"The vast majority of health departments that I've talked to in the last week are feeling fortunate if they can get four [monkeypox vaccine] doses out of a vial, and in some cases three," versus the five doses the US Food and Drug Administration said could be derived for intradermal injection.
"This new [COVID-19] vaccine that we are talking about is going to have the old vaccine in it. Plus, it's going to have the BA.4 and BA.5 sub-variants in it. The data is clear and compelling that the additional doses do reduce serious illness, hospitalization, and death. So I will be very interested to see how many people actually take up these vaccines."
"When Omicron first came, we had this huge peak, but once we got to the BA.4, BA.5 predominance in early summer, we've been just flat. It's like a high plateau, if you look at hospitalizations, you look at deaths, the two major data pieces we can use to try to illustrate what's going on in the community. It's amazing to see how flat it's been, a few percent up and a few percent down week from week to week."
"I commend CDC for taking this [reorganization] on. But if you could really do a wonderful job of fixing the CDC challenges, that’s only fixing a part of the problem in this country. So much of this is still at the state and local health departments."
“The current [COVID-19] vaccines… are only preventing limited infection, and they are not stopping much of the transmission, we know that,” Osterholm said. “But at the same time, they are very effective, very effective in reducing serious illness, hospitalization, and death.”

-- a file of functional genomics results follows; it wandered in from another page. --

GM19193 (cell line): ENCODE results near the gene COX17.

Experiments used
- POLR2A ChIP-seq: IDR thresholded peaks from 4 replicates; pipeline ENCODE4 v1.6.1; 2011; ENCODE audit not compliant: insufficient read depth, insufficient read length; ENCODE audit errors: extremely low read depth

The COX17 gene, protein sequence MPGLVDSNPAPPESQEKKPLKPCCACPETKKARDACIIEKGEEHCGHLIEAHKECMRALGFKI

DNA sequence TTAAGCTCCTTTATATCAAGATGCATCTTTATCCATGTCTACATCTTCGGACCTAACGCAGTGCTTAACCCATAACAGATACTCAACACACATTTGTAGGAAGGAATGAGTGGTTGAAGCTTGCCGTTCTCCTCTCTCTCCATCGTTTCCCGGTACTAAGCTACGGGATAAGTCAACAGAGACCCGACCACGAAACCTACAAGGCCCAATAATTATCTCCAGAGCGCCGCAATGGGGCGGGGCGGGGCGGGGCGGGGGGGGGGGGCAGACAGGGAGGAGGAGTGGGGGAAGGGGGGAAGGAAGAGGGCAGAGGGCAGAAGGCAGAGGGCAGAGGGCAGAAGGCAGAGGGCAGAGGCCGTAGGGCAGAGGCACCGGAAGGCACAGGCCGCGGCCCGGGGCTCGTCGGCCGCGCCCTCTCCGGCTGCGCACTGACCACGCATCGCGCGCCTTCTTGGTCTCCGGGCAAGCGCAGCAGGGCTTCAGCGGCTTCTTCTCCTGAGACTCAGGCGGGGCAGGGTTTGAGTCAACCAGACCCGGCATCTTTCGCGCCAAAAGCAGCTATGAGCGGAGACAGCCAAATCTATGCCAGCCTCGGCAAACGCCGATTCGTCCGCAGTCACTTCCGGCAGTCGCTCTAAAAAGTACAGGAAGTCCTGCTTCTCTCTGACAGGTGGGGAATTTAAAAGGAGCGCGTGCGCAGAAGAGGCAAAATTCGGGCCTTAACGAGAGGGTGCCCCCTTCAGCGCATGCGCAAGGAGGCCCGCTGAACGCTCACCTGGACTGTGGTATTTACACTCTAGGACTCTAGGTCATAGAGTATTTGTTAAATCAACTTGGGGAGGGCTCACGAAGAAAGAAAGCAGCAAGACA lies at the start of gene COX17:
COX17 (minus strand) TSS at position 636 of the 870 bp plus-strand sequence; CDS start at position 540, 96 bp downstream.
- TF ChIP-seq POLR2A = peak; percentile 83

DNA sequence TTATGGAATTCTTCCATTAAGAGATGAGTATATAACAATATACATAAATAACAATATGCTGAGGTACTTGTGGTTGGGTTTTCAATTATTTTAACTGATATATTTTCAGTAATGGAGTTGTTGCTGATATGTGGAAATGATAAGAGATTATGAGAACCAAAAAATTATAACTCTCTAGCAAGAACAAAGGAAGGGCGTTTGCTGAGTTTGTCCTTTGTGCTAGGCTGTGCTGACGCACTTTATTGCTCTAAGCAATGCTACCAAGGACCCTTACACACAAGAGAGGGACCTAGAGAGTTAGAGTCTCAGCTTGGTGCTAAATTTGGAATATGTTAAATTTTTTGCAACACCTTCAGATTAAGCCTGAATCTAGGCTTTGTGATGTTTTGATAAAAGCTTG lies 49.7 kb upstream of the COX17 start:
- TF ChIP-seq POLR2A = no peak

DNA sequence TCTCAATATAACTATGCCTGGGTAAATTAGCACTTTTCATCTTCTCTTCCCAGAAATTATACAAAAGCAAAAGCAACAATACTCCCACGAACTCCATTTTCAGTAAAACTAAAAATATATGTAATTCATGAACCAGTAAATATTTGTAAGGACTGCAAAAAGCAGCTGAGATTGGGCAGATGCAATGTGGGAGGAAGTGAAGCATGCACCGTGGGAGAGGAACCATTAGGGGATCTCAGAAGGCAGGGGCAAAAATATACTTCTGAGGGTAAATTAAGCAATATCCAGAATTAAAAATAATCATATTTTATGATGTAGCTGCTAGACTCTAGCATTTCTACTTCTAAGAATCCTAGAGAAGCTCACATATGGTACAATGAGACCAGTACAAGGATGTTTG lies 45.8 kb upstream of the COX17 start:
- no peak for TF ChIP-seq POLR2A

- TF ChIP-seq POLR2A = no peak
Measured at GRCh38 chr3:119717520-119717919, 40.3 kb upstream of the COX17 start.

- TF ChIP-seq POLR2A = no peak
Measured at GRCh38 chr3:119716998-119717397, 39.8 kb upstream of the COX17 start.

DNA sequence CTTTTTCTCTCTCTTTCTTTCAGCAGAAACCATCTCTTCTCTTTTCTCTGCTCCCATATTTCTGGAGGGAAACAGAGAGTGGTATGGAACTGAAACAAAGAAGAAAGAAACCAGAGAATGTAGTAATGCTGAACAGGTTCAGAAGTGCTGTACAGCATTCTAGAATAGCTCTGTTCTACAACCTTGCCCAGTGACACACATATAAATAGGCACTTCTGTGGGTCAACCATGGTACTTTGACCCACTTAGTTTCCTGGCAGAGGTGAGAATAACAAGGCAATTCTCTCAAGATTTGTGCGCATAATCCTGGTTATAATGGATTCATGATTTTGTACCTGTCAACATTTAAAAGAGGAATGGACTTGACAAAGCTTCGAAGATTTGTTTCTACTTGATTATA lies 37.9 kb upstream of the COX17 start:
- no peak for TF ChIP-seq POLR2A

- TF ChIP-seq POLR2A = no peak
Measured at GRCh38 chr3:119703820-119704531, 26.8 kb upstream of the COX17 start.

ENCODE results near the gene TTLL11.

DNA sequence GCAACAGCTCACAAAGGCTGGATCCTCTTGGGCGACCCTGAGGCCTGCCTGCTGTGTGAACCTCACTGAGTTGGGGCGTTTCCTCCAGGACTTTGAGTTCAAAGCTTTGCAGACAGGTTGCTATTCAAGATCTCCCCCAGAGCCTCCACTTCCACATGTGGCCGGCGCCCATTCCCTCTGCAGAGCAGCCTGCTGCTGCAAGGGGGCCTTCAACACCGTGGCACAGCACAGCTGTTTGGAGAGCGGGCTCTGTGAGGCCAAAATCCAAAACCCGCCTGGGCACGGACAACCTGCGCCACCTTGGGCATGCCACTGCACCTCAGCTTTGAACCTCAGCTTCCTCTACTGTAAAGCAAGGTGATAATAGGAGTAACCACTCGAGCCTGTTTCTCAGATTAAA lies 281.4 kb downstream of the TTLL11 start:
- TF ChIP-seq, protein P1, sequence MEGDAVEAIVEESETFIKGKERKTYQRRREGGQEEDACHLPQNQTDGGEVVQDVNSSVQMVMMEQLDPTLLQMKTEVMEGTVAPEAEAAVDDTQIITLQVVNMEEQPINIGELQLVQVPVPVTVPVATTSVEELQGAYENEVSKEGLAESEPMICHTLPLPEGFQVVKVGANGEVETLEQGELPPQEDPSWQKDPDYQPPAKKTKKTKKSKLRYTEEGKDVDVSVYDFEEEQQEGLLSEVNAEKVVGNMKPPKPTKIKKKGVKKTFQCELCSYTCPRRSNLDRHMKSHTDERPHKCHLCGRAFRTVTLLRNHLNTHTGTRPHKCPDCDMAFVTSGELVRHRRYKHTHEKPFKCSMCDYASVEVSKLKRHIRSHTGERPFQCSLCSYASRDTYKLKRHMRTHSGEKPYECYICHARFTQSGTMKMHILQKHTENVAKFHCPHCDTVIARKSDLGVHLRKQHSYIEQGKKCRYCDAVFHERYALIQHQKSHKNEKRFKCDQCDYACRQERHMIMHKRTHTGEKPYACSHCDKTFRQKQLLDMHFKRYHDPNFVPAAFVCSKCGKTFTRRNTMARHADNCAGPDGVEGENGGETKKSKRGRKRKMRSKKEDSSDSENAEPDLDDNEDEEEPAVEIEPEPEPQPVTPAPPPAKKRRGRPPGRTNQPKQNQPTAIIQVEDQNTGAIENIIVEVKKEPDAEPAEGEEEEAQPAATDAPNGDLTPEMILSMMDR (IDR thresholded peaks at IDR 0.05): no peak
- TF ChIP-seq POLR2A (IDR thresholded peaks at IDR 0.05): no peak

“We don’t yet have the data to know how effectively an intradermal-administered [monkeypox] vaccination will protect immunocompromised persons," referring to the US Food and Drug Administration plan to inject one-fifth of the normal vaccine dose under the top layer of skin rather than into fatty tissue, a strategy to immunize more people against the poxvirus.
"Ninety countries right now have cases with this [monkeypox], all wanting the same vaccine that we want. And that is why as a country we have got to get together, the gay community, medical leaders, public health leaders from the local area, to decide, 'If I only have 2,000 doses of vaccine and I've got 8,000 people who need it, how are we going to get that out? Who gets prioritized?' That's going to be with us for months to come, don't expect anything to the contrary."
“Right now we just don’t have nearly enough [monkeypox] vaccine to even begin to have a measurable impact on widespread global transmission. There’s going to be a lot of frustrated people who want to get vaccine where it won’t be available.”
"If we chase this virus by just trying to catch up with the subvariant development and they make new vaccines, we'll always be a day late and a dollar short. The still most important thing is get the regular vaccine we have right now, knowing that it won't necessarily protect you from getting infected but it can go a long ways in protecting you from serious illness, hospitalizations, or deaths."
"This is really a hyper-transmissible virus. And if you look right now, as BA.5 is increasing, we're seeing this exposure now with the level of infections where this virus is. If you have a good elevator ride, you very well could get infected."
“These vaccines, you know, are not going to be the perfect stop-gap....They’re not going to prevent all transmission, they’re not going to prevent all illnesses, but they will do a lot to reduce serious illness in these kids.”
South Africa has "seen many breakthrough infections of people who were infected with [Omicron] BA.1 8 to 10 weeks ago and then got BA.4 and 5 just in the last 2 weeks. The good news is it's a much less serious illness, generally speaking."